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What am I going to do as an English teacher to engage with the 21st century skills?
I think that the 21st Century is a very exciting time in human history. We now have personal computers and smart phones that let us share information instantly around the world. Modern air travel can take us anywhere on the planet.
But when I talk to teachers about new developments in English education, and go on to mention the term 21st Century skills, so many of them and me personally feel uncomfortable.
In essence, the English language classroom exists to prepare students to communicate across cultures, across borders, across perspectives. As the world evolves toward greater interconnectedness, it is our students to whom we entrust the responsibility of building a better global society. Yes, basic language skills are essential. However, equally essential is an individual’s ability to think outside the box, find future solutions to future problems, collaborate and reach a consensus across cultural and national borders1.
As a general guide, however, here are five “essential strategies” I would develop in my classroom to encourage 21st Century thinking and learning.
1. Let Your Students Lead The Learning
Learning takes place best in environments where students feel empowered to learn. Effective teachers are more like moderators, offering inspiration and guiding students to discover for themselves. I would try to give students the opportunity to be self-learners, which guarantees lifelong learning.
2. Create an Inquiry-Based Classroom Environment
If students are to lead the way to learning, they need to be able to ask questions – and then find the means to answer them. Students (and teachers) need to “wonder out loud” as they encounter new information. A KWL chart (What do you Know? What do you Want to know? What have you Learned?) can guide students toward true self-motivated learning.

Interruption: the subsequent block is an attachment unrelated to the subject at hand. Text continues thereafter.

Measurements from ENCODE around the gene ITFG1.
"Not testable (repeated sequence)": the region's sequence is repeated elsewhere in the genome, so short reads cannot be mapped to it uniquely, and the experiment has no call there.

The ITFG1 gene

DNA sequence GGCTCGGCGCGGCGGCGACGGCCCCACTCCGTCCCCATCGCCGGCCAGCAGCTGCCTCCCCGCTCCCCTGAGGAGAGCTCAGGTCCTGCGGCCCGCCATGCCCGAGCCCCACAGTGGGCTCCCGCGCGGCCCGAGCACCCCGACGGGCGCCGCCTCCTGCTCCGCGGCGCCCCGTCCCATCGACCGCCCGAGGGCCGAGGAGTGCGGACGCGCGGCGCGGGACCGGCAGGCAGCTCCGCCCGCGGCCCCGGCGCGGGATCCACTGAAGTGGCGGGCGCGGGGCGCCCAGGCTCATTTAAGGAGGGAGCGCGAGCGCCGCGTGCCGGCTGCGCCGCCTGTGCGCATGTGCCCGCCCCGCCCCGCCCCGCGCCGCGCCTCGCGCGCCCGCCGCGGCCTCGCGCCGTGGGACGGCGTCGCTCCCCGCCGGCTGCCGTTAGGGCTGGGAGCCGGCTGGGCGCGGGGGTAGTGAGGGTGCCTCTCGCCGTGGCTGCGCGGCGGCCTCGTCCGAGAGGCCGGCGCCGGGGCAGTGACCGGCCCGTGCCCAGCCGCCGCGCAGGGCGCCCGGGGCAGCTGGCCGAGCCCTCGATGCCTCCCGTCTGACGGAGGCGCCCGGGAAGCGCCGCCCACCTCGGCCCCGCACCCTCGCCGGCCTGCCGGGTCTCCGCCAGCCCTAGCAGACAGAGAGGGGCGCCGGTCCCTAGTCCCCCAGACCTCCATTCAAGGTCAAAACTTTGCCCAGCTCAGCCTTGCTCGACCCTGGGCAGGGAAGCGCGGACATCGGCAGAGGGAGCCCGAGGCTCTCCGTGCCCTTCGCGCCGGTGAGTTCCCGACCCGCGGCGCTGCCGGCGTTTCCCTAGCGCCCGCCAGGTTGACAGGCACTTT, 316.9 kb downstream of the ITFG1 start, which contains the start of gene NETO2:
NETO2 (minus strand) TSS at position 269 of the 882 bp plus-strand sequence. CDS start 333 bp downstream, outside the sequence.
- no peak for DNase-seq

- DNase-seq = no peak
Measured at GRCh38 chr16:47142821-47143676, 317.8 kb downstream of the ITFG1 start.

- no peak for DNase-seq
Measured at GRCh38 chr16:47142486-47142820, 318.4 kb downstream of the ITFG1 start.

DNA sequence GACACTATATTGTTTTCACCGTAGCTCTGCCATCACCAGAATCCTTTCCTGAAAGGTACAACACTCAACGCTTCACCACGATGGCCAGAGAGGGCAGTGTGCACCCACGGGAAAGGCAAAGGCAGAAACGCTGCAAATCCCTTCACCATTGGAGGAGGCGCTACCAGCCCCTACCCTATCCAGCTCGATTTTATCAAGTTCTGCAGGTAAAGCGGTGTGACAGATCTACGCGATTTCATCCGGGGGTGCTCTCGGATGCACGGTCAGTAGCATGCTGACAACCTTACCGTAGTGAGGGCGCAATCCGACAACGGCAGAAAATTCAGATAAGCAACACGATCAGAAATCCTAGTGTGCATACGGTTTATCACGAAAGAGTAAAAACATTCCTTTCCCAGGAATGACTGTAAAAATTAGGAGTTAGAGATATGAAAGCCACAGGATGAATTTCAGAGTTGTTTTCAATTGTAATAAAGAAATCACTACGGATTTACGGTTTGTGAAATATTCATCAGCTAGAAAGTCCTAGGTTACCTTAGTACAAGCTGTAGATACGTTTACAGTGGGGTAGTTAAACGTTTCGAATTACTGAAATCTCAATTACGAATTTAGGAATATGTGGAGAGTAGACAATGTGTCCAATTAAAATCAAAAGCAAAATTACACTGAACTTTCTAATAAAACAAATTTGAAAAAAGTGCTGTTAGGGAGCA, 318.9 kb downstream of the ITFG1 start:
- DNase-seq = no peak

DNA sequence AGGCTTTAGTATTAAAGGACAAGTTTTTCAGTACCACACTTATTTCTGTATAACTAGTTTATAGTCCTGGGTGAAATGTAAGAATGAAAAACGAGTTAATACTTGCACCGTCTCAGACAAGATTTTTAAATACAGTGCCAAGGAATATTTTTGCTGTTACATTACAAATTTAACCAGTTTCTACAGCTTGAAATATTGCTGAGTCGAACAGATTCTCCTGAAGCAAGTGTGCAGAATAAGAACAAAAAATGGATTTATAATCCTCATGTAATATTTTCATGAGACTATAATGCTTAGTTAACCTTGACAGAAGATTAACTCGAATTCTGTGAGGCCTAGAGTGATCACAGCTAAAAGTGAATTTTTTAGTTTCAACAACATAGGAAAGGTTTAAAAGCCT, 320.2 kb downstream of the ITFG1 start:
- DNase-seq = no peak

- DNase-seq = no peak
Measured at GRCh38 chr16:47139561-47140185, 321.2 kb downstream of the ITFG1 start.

3. Encourage Collaboration
A healthy, active classroom is a sharing classroom. Students are social beings, and even more so in a language class. I would find every opportunity to allow students to form pairs and small groups. Not only does this encourage the development of speaking and listening skills, but it also teaches students how to effectively achieve goals together.
4. Develop Critical Thinking Skills
Learning is more than memorizing and remembering2. Critical thinking skills take students well beyond simple comprehension of information. Students use these skills to solve problems in new situations, make inferences and generalizations, combine information in new patterns, and make judgments based on evidence and criteria. I would find and then introduce activities in my lessons that build critical thinking skills along with language skills.
5. Encourage Creativity
Encourage my students to be creative throughout each lesson. Creative activities allow students to express what they’ve learned in a new way. This synthesizing and personalizing of knowledge consolidates learning, and creates an experience that remains with students long after the class is over.
By keeping these strategies in mind as I plan each lesson, I will be encouraging the development of 21st Century skills. Of course, my students may also need time to adjust to this new way of learning. However, they will soon begin to feel empowered to think more critically, to ask questions and seek answers, and to express themselves creatively. Most importantly, their communication skills will become much stronger as a result, which always remains our main objective!
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